It's hard to say that any given observation violates GR, since there are always other assumptions that come into play. For example, the anomalous acceleration of the Pioneer spacecraft may be due to some extremely unexpected gravitational effect; more likely, however, there is some much more mundane explanation involving the spacecraft themselves. So far, there is certainly nothing we have observed that gives anything like a good reason to doubt GR.

In your opinion, what have been the most significant tests of GR?

Historically: precession of Mercury, deflection of light, gravitational redshift, and gravitational time delay. More recently: the binary pulsar and cosmological nucleosynthesis.

Any thoughts on the importance of Gravity Probe-B? Lunar laser ranging?

GPB is in a somewhat awkward position; it will either confirm the GR prediction for frame-dragging, or it will find a discrepancy and very few people will believe it. I'm not an expert, but my understanding is that the regime it is testing (in the "parameterized post-Newtonian" sense) has already been ruled out by other observations.

Lunar laser ranging is a very different story, well worth doing. There is an opportunity to greatly improve the precision of constraints on long-range deviations from GR, which is always interesting, even if there is no firm prediction from a specific model.

Will the detection of gravity waves be an important confirmation of GR?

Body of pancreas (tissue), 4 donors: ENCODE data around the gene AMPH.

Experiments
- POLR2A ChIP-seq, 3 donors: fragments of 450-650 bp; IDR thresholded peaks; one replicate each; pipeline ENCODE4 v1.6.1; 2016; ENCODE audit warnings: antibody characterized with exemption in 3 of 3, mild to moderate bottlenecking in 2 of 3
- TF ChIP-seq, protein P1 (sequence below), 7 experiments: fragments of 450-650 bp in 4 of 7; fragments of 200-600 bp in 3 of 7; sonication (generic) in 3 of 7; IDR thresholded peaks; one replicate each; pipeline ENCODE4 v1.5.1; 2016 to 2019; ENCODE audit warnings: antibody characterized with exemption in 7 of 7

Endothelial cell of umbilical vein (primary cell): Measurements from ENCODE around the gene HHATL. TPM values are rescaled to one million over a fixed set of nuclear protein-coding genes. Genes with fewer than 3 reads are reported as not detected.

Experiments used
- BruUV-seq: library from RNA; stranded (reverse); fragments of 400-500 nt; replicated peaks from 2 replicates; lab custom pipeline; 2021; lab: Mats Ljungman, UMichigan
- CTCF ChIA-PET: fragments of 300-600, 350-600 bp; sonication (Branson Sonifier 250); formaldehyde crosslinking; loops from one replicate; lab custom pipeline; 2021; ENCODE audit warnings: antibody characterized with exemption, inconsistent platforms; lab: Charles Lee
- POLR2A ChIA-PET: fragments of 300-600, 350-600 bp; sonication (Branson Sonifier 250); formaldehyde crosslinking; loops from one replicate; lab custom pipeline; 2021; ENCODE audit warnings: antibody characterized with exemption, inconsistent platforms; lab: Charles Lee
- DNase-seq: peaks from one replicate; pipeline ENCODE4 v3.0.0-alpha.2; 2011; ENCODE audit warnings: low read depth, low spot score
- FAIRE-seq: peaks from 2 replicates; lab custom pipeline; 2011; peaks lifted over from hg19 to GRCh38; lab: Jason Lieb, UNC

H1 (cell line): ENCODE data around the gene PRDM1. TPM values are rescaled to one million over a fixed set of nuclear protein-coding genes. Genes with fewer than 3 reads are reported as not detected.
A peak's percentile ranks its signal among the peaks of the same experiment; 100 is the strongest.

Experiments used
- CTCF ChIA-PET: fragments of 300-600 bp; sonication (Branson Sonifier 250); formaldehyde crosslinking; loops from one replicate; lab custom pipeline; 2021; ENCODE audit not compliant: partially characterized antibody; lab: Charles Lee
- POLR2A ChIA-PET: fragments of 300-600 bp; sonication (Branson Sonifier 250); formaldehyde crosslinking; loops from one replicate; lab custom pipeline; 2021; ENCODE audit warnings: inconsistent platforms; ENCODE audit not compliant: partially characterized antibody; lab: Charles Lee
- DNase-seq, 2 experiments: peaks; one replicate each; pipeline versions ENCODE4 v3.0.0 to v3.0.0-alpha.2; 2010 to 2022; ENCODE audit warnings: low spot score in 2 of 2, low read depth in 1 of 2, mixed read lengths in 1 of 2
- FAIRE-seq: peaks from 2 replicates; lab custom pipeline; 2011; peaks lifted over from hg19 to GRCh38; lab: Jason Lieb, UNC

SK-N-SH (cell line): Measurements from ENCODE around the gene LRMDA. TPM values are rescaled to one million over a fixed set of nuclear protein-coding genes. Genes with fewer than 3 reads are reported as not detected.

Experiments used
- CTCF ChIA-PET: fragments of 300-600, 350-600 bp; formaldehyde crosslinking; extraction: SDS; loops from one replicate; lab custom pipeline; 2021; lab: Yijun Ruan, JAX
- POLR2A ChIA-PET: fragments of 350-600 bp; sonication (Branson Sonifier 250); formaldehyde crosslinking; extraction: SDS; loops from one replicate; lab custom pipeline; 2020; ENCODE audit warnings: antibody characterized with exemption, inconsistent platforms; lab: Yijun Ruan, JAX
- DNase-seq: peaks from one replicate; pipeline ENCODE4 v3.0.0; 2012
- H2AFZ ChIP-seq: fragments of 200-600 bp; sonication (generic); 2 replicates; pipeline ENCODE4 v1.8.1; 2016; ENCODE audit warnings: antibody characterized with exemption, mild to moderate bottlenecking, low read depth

Yes, absolutely. At this point, however, very few people doubt that gravitational waves exist, with essentially the properties predicted by GR, so they are more looking forward to learning about the astrophysical sources of the waves. If the observations are somehow inconsistent with GR, that would be an even more spectacular finding than anyone expects.

What makes general relativity such a beautiful theory?

It is extremely powerful (accounting for all gravitational phenomena ever observed), mathematically compelling (applying elegant results from differential geometry), and remarkably simple and robust (unlike, say, the Standard Model of particle physics). GR is simply the statement that "Gravitation is the curvature of spacetime", made precise and mathematical; few theories in science are simultaneously so simple, elegant, and comprehensive.

Finally, do you think that GR will ultimately prove to be wrong (or incomplete) at some level?

Yes. Everybody (in their right mind) does. GR is a classical theory, fundamentally inconsistent with the quantum world in which we live. At the very least we will have to find a quantum version of GR; more likely, we will have to find some more profound theory that is intrinsically quantum-mechanical and reduces to GR in the appropriate circumstances. If experiments reveal deviations from GR at even the classical level, so much the better.

Ideas on culture, science, politics.
Sean Carroll